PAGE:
FLAVORINGS-RELATED LUNG DISEASE
Coffee Processing Facilities
The purpose of a medical surveillance program is to help assure the health of employees who have workplace exposures (e.g., diacetyl and 2,3-pentanedione) to health hazards known to pose risk for potentially serious health conditions or illnesses (e.g., obliterative bronchiolitis).
- If workplace air levels of diacetyl and 2,3-pentanedione are elevated above NIOSH RELS, we recommend a medical surveillance program that includes a health questionnaire and spirometry (NIOSH 2011b, 2011c, 2012b; 2013) be initiated to screen for respiratory symptoms or respiratory abnormalities in employees. Sometimes workers with obliterative bronchiolitis are initially misdiagnosed with asthma, chronic bronchitis, emphysema, or pneumonia; or their symptoms are attributed to smoking. It is important to consider the possibility of flavoring chemical-related lung disease in workers who have been exposed to diacetyl or similar flavoring chemicals (such as 2,3-pentanedione) and have respiratory symptoms. In cases of flavoring chemical-related lung disease, respiratory symptoms do not typically improve when the worker goes home at the end of the workday, on weekends, or on vacations. The symptoms often have a gradual onset but can occur suddenly.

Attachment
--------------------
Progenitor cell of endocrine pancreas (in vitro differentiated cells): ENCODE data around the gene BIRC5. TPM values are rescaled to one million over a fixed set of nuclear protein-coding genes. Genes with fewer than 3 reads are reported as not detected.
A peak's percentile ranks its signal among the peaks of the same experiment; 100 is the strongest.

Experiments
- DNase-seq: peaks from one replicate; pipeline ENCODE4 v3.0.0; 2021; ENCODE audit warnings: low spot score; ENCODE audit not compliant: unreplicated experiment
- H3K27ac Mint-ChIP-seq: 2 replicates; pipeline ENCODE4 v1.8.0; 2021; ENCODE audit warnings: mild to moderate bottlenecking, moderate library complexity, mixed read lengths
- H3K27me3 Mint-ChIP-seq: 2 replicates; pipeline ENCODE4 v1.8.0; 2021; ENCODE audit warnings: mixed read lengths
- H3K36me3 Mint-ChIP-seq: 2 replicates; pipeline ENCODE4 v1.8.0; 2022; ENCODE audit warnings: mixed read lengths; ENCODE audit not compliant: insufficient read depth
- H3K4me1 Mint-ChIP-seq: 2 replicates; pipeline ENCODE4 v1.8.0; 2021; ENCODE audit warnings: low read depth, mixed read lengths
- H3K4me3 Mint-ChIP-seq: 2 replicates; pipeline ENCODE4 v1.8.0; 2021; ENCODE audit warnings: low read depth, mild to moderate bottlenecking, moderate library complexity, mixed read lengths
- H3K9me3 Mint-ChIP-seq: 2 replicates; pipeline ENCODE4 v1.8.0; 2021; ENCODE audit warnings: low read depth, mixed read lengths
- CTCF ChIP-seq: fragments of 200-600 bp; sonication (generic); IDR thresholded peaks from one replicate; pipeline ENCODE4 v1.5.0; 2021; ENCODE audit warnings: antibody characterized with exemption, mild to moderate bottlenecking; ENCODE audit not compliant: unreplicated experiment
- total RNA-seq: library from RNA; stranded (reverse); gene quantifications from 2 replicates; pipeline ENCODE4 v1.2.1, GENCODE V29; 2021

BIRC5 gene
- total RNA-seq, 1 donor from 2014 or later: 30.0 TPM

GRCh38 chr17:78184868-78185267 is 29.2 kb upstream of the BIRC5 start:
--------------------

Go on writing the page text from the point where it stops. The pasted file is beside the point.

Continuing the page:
- These medical results can serve as a baseline for any future evaluations. Serial spirometry and questionnaires can be used to ascertain whether there is any indication of excessive declines in lung function that might predict which workers may be developing impairment.
- Page last reviewed: January 27, 2016
- Page last updated: February 9, 2017
- Content source:
- National Institute for Occupational Safety and Health Respiratory Health Division